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Start Spreading The News: Privacy Shield Is Leaving Today


By John Alec Stouras

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The European Court of Justice (ECJ) handed down a ruling that may have just put the fork in the EU-US Privacy Shield. If you are a business that has customer data transferred between the E.U. and U.S., which many do, the privacy shield was an easy mechanism to transfer data and be in compliance with both U.S. and E.U. laws. Businesses and organizations transfer personal data by using the privacy shield certification. Now, that framework that allowed for the ease of data transfers has been voided. Now, we are in a bind because many companies are certified through Privacy Shield as an easy means of compliance. The privacy shield, as a means of a compliance framework, has been effectively buried. So, now companies have only a couple means left of moving data across the big pond, Standard Contract Clauses (SCC's), Binding Corporate Rules (BCR's), An Approved Certification mechanism or through a General Data Protection Regulation (GDPR) exemption (such as consent).

The reason is because the GDPR only allows the transfer of European citizen data to another country or international organization if: 1) The European Commission (E.C.) has made an adequacy decision on the country (the Privacy Shield fits here) 2) The controller or processor has provided appropriate safeguards and subject rights as well as legal remedies (SCC's seem to fit here, as with BCR's) and 3) Or a specific derogation (exemption) applies.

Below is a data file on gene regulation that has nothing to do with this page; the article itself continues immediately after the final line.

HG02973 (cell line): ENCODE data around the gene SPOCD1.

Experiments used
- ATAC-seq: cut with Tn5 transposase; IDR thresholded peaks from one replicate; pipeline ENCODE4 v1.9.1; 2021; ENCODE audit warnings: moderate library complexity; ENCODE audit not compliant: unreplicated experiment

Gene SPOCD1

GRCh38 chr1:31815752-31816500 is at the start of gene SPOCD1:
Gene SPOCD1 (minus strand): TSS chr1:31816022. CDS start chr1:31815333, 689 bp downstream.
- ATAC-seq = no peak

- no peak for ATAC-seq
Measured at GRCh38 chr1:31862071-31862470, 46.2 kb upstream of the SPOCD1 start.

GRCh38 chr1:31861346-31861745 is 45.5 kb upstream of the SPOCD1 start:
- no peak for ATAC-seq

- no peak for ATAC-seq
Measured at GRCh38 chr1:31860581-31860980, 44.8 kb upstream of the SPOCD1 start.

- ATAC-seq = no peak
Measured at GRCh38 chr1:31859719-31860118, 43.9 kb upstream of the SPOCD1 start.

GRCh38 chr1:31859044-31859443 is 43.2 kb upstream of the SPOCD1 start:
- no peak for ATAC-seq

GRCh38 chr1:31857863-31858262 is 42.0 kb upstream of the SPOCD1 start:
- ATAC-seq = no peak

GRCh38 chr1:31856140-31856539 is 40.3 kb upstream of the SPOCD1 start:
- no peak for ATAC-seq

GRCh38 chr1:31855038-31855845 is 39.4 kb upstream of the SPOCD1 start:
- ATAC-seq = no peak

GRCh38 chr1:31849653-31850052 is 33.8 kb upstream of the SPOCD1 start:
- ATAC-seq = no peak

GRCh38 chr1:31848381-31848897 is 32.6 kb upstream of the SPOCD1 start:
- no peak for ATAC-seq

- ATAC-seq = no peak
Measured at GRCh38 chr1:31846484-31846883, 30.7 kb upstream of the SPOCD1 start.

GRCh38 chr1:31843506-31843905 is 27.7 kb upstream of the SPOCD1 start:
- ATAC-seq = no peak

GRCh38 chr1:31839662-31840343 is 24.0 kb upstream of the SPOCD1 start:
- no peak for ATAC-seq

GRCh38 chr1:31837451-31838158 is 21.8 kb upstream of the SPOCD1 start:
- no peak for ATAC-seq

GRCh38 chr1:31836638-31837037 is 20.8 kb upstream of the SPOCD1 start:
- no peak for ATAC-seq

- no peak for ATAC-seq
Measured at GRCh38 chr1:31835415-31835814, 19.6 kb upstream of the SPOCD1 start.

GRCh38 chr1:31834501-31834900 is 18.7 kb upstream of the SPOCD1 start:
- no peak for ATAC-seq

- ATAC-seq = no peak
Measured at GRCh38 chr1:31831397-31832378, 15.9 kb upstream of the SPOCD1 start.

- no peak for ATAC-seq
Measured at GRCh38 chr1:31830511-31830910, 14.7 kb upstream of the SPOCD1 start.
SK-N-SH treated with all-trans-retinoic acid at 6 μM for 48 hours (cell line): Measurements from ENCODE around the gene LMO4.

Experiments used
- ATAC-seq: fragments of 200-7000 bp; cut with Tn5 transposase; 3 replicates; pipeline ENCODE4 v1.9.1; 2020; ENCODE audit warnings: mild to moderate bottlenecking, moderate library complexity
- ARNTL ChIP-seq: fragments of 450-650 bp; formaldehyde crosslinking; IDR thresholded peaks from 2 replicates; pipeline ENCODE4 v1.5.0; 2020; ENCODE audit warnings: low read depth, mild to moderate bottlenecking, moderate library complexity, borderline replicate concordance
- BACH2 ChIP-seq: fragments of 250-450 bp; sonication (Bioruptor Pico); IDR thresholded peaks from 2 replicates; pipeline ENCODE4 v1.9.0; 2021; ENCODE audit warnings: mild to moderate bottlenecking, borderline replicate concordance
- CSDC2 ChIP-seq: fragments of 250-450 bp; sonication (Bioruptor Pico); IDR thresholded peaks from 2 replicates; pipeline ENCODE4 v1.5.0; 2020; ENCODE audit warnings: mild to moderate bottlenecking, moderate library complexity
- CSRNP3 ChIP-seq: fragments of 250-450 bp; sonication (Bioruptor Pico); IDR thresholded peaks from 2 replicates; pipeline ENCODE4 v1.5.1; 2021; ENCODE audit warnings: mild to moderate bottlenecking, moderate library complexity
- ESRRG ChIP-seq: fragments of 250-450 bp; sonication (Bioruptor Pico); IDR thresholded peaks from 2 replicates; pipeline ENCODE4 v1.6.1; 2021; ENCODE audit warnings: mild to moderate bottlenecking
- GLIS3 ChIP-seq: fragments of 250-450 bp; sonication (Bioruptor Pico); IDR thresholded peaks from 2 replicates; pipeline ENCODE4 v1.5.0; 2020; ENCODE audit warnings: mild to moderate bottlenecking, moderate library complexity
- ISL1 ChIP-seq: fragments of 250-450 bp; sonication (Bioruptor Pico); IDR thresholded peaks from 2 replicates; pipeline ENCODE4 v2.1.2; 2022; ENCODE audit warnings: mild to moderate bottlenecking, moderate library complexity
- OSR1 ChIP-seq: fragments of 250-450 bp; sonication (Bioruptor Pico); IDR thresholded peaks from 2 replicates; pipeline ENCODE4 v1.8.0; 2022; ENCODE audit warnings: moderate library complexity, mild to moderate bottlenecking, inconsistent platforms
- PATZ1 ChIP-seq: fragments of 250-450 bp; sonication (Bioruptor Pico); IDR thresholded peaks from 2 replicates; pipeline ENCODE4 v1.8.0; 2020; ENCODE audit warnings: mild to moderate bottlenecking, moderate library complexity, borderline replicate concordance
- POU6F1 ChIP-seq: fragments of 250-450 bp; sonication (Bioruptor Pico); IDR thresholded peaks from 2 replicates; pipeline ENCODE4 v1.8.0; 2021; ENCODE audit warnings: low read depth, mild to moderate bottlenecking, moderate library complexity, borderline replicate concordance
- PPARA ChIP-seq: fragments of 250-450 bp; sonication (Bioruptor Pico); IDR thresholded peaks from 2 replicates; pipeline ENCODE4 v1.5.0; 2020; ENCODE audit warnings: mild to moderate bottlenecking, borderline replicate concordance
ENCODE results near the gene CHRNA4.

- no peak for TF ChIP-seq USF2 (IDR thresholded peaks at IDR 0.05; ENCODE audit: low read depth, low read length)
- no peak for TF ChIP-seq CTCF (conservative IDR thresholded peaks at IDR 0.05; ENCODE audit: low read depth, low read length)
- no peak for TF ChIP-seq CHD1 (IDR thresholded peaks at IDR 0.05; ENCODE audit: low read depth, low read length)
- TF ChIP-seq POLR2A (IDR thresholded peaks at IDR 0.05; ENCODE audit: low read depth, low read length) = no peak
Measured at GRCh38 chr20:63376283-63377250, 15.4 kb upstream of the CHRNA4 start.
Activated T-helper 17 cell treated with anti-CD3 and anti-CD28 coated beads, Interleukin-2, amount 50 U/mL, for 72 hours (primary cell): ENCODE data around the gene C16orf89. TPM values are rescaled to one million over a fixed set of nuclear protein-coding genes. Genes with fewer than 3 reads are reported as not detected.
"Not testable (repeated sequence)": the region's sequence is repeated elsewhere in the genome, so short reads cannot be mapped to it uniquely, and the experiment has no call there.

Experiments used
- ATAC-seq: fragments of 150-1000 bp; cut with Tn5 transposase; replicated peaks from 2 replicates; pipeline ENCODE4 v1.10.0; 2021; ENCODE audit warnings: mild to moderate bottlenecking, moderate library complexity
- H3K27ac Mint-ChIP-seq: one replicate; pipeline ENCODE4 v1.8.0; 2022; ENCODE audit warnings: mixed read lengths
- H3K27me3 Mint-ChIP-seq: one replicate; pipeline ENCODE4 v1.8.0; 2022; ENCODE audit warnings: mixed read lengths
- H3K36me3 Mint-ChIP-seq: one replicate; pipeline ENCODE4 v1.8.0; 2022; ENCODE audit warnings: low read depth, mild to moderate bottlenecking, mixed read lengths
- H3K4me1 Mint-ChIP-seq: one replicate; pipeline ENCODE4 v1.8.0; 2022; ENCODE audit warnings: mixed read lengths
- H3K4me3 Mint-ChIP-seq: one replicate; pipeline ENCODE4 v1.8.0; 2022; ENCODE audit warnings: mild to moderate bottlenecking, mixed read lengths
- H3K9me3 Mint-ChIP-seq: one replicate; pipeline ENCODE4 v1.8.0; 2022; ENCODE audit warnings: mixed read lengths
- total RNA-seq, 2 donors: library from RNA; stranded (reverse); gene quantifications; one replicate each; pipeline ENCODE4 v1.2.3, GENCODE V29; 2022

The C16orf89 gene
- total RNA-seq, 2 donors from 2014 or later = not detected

If you read the article headings later in the article, you will find out that I left out one type of mechanism, called adequacy finding, which is that the European Commission finds that the country provides adequate levels of data protection to individuals. The reason is that the U.S. is far from passing a federal privacy law on the books, and likely due to internal surveillance laws in the United States, the E.C. will likely not find that the U.S. is providing them "adequate levels of data protection" to individuals.

Therefore, lacking an adequacy decision, they have to make sure proper safeguards are in place per SCC's and BCR's. This doesn't just mean they are there; it means that the company has taken steps that the GDPR considers in compliance.

I. What Did Privacy Shield Effectively Do?

Privacy Shield effectively helped businesses comply with both U.S. and E.U. data privacy laws, by affording European individuals the right to have their data protected according to E.U. laws if your data was being processed by a company in the U.S. This privacy shield was brokered a little over four years ago.

II. What Was the Ruling?

The ECJ effectively ruled that the Privacy Shield Framework was invalid because the European Commission on the adequacy of the privacy shield was invalid. The reason is that the Privacy Shield did not, to their belief, actually limit access to data and protect the privacy of E.U. citizens because of U.S. surveillance laws and U.S. companies. Further, they stated that citizens couldn't take action against U.S. companies for privacy violations because of the problem above (the U.S. surveillance laws).